Wednesday, February 11, 2009

Board of Ed will consider budget cuts

The Board of Ed is still not ready to vote on a budget for 2009-2010, but it has at least taken a first step in figuring out what cuts Middletown should consider.

Back in December, Superintendent Michael Frechette submitted a "roll-over" budget to show the cost of maintaining - but not increasing - all of the school system programs, including any contracted raises in salaries or fees. The total of $73,235,856 represented a 5.61 % increase over the current year, meaning an additional $3,885,856 in education costs. In a typical year, the next step would have meant Board approval of the Superintendent's proposal, and then debate at the Common Council. Of course, this is not a typical year.

On February 4th, the Governor announced that she was not proposing any cuts to State education funding -- which represents about 25% of our local school budget. But she also proposed cuts of nearly $2 million in other funding that Middletown received this year. Unless taxes are raised, the City will either have to cut deeply into other city services, or ask the Board of Ed to share some of the pain that Hartford will likely deliver (of course, we have no idea how the Legislature will change the Governor's proposal or what funding Middletown will eventually draw from the State next year.)

Which brings us to Tuesday night's Board of Education meeting.

Chairman Ted Raczka announced that the Mayor had indicated that he would like to see the Board of Ed propose an increase of 0% to 2%, instead of the 5.61% in the Superintendent's budget. To this member of the public, it was not entirely clear whether this informal request also came from both parties in the Common Council. But the Board took it as direction on how much they could hope for from the City.

For the purpose of meeting the Mayor's need for a budget request by March 1st, Chairman Raczka proposed voting for a 2% increase, or $1,387,000 over current year, for a total budget of $70,737,000. His proposal hinged on the notion that the Board could send a "bottom line" to the Mayor, without specifying what cuts would have to be made to achieve such a small increase.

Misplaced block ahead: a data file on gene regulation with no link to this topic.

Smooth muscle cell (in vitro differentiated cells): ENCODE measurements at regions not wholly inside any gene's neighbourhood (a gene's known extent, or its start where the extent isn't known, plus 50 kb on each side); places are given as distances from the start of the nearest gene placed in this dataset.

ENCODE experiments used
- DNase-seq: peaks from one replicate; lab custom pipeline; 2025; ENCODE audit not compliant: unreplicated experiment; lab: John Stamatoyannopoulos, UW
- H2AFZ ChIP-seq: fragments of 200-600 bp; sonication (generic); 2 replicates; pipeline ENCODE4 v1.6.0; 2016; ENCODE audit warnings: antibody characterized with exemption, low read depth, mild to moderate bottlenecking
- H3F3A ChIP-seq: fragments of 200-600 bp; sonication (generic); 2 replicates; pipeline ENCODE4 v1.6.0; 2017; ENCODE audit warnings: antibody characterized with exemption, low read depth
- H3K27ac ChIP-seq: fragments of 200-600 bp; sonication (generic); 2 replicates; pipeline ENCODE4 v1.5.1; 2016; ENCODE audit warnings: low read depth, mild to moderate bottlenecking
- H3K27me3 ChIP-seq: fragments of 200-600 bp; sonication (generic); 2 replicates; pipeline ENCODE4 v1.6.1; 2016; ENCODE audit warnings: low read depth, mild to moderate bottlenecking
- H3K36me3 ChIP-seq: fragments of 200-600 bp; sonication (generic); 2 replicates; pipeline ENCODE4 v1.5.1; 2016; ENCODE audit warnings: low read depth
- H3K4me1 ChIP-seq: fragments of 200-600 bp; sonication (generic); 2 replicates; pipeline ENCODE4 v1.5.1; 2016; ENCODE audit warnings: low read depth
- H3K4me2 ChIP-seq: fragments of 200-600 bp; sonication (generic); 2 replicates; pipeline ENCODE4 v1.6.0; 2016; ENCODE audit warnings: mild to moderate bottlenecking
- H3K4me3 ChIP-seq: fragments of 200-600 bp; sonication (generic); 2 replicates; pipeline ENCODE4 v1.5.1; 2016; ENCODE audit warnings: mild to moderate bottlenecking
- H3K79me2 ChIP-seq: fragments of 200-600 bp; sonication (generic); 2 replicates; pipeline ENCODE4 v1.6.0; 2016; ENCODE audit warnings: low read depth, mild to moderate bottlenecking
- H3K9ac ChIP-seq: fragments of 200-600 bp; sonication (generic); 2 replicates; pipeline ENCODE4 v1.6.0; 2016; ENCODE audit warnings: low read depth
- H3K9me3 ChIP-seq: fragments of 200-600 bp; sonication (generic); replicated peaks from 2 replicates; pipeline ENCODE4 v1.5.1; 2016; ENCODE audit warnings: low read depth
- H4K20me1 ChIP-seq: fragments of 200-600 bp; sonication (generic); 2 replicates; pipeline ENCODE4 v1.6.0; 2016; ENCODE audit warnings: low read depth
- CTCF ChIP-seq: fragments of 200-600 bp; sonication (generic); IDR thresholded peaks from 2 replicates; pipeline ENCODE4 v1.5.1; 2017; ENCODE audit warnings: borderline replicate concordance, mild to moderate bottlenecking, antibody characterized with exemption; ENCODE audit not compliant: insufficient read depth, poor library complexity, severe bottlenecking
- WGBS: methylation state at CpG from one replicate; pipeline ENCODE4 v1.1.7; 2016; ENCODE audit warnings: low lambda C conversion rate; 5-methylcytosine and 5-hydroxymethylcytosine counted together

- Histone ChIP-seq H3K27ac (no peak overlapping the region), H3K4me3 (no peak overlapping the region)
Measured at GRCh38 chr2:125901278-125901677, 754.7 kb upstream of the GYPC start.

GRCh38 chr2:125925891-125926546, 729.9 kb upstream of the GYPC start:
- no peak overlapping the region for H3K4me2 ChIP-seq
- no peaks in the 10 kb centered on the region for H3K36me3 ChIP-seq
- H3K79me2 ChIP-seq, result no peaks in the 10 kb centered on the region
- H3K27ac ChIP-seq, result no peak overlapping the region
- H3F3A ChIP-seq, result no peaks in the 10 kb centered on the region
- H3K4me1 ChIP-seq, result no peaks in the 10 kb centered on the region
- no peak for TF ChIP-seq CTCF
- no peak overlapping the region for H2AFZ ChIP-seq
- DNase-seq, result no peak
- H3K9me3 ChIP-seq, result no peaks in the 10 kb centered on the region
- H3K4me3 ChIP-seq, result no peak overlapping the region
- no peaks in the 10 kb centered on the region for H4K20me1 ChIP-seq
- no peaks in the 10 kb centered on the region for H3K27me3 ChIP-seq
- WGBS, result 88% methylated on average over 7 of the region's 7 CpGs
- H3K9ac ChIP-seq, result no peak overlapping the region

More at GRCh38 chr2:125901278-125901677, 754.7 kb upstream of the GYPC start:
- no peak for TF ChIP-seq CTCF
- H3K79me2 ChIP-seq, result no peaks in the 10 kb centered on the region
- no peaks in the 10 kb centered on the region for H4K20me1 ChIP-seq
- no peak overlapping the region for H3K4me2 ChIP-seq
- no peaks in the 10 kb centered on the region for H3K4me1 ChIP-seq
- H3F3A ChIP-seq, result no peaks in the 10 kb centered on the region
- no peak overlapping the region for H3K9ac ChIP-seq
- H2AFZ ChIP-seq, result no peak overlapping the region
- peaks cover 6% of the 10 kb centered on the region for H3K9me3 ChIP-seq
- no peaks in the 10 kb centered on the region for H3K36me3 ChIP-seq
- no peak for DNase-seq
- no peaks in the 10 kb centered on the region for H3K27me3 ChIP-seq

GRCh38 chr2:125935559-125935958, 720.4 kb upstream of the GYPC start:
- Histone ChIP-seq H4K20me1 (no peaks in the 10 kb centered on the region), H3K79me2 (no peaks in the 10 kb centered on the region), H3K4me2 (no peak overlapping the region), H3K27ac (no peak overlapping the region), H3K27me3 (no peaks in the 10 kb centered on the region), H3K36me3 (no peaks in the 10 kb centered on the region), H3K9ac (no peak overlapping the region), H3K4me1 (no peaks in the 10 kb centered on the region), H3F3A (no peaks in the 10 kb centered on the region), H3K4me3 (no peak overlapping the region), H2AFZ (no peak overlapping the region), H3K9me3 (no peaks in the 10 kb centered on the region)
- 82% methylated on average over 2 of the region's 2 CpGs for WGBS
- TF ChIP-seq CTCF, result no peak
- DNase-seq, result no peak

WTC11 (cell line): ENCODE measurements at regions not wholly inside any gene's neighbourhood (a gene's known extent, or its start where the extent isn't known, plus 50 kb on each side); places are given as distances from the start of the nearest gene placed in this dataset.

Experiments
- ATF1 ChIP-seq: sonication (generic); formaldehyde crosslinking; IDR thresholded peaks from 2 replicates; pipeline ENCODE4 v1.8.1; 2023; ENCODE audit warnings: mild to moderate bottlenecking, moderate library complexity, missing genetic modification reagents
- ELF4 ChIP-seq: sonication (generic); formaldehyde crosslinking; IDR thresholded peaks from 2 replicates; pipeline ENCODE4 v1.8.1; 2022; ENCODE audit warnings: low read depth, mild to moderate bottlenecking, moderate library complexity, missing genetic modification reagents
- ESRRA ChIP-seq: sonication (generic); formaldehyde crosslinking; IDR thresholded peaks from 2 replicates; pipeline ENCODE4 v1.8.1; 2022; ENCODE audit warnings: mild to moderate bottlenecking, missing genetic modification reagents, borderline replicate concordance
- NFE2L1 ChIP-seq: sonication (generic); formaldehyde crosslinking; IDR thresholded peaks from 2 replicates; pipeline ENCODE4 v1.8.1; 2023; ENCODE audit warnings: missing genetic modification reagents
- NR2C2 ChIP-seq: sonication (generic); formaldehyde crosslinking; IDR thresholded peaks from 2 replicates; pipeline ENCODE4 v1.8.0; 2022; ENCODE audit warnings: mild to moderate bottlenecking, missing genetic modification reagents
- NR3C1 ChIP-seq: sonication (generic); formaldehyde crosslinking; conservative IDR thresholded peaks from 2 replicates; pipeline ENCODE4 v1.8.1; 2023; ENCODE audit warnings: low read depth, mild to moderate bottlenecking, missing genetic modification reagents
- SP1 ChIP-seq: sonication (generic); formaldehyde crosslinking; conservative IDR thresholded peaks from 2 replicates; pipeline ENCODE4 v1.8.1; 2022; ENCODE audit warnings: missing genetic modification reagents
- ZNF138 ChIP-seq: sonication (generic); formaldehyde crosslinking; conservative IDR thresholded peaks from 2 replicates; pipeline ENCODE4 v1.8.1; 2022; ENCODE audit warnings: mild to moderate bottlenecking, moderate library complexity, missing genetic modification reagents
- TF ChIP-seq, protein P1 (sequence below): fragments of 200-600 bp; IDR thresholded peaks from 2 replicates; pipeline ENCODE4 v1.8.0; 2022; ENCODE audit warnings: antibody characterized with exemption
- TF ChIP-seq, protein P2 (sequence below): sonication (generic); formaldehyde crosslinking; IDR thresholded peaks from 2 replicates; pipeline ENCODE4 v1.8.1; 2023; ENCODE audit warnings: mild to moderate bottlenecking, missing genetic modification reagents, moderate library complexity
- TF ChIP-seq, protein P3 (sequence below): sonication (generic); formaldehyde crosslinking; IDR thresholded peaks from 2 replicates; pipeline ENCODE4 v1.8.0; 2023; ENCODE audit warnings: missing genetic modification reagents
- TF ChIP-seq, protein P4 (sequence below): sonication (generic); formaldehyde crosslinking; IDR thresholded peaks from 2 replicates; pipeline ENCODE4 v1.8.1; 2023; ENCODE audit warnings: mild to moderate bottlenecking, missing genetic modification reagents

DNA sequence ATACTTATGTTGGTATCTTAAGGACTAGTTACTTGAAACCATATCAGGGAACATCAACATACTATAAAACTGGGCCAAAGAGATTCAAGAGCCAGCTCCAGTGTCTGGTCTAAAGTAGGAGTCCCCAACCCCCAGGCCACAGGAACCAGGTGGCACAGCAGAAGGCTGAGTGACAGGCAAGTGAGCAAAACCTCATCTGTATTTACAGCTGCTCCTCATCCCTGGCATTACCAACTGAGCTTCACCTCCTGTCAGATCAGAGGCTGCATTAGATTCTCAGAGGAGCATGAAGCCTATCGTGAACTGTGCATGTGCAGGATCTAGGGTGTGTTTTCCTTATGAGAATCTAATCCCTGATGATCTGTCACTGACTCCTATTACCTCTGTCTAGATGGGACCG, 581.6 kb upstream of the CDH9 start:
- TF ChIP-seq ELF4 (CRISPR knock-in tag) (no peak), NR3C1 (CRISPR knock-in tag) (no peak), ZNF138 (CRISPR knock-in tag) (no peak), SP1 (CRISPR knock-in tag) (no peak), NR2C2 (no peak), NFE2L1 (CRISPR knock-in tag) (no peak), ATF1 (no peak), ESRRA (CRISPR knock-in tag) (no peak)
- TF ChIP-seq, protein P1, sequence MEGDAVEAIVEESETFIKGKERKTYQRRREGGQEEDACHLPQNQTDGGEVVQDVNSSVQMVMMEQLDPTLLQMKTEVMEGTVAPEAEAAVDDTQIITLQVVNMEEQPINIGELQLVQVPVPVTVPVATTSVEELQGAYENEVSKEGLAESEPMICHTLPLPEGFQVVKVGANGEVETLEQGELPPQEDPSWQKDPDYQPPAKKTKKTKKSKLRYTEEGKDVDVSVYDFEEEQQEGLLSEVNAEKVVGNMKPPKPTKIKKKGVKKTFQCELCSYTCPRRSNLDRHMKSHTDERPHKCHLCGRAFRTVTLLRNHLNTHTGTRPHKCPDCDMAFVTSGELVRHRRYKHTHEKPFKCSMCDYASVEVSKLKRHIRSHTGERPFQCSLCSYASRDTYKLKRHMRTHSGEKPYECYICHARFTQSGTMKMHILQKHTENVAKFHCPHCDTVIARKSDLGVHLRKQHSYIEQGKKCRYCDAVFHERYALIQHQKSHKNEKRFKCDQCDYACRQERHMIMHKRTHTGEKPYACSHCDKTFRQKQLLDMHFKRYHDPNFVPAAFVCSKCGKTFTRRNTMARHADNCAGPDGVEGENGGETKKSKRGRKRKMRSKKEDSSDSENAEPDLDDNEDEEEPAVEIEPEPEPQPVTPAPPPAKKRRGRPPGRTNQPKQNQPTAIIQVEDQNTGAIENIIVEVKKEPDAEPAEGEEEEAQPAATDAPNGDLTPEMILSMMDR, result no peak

This concept drew fire from other Board members of both parties. Republican Corinne Gill instead proposed that the Superintendent should submit a 2% budget by February 17th, giving Board members a chance to review it before their next scheduled meeting on February 24th, allowing them to still meet the Mayor's deadline of March 1st. Democrat Bill Boyd liked that idea and made the motion. Bill said "I can’t emphasize enough how meaningless it is to submit 2% without listing everything that would have to be cut to get there. It borders on irresponsible. What is it going to do to our programs, our personnel? The Mayor and the Council need to know that too."

In contrast with Chairman Raczka's concern that proposing a list of cuts at this point would be too rushed, the other Board members felt that merely "sending a number" would just put off the hard work of making choices, and they wanted to avoid the late-Spring rush. Last year, the Board was forced by the Council to make significant cuts just weeks before the start of the new fiscal year.

By the end of Tuesday's meeting, the Board had approved the motion to ask the Superintendent to submit a 2% budget proposal by February 17th, with discussion to open on the 24th, and approval as soon as possible thereafter.

I'll note that to achieve an increase of only 2%, the Superintendent will have to find $2,498,986 in cuts from the flat budget that he proposed in December (you can see that roll-over budget here.) Good luck with that, Michael.

The next Board meeting, on February 24th, will consist first of a workshop on the District Improvement Plan from 6 to 7:30 pm. Then the Board will have a discussion, hopefully informed by the workshop, on what their priorities should be in this upcoming year of limited funding. Then, at 8 pm or so, they expect to open a special meeting to officially accept the District Improvement Plan and then consider the new budget. A location for the meeting has not yet been chosen.

1 comment:

Anonymous said...

Gee, why doesn't someone ask the Board of Education what they did with the $2 MILLION DOLLAR windfall that they got this year for insurance? Those on the City side know - and it wasn't used "for the children". Why doesn't someone ask the Board of Education if they are willing to combine health care with the City in order to save money. The truth of the matter is the Middletown Board of Education thinks they are not a part of city government; nor are they responsible to the taxpayers. It is really time for Middletown to watch not what the City does but what the Board does. Arrogance personified!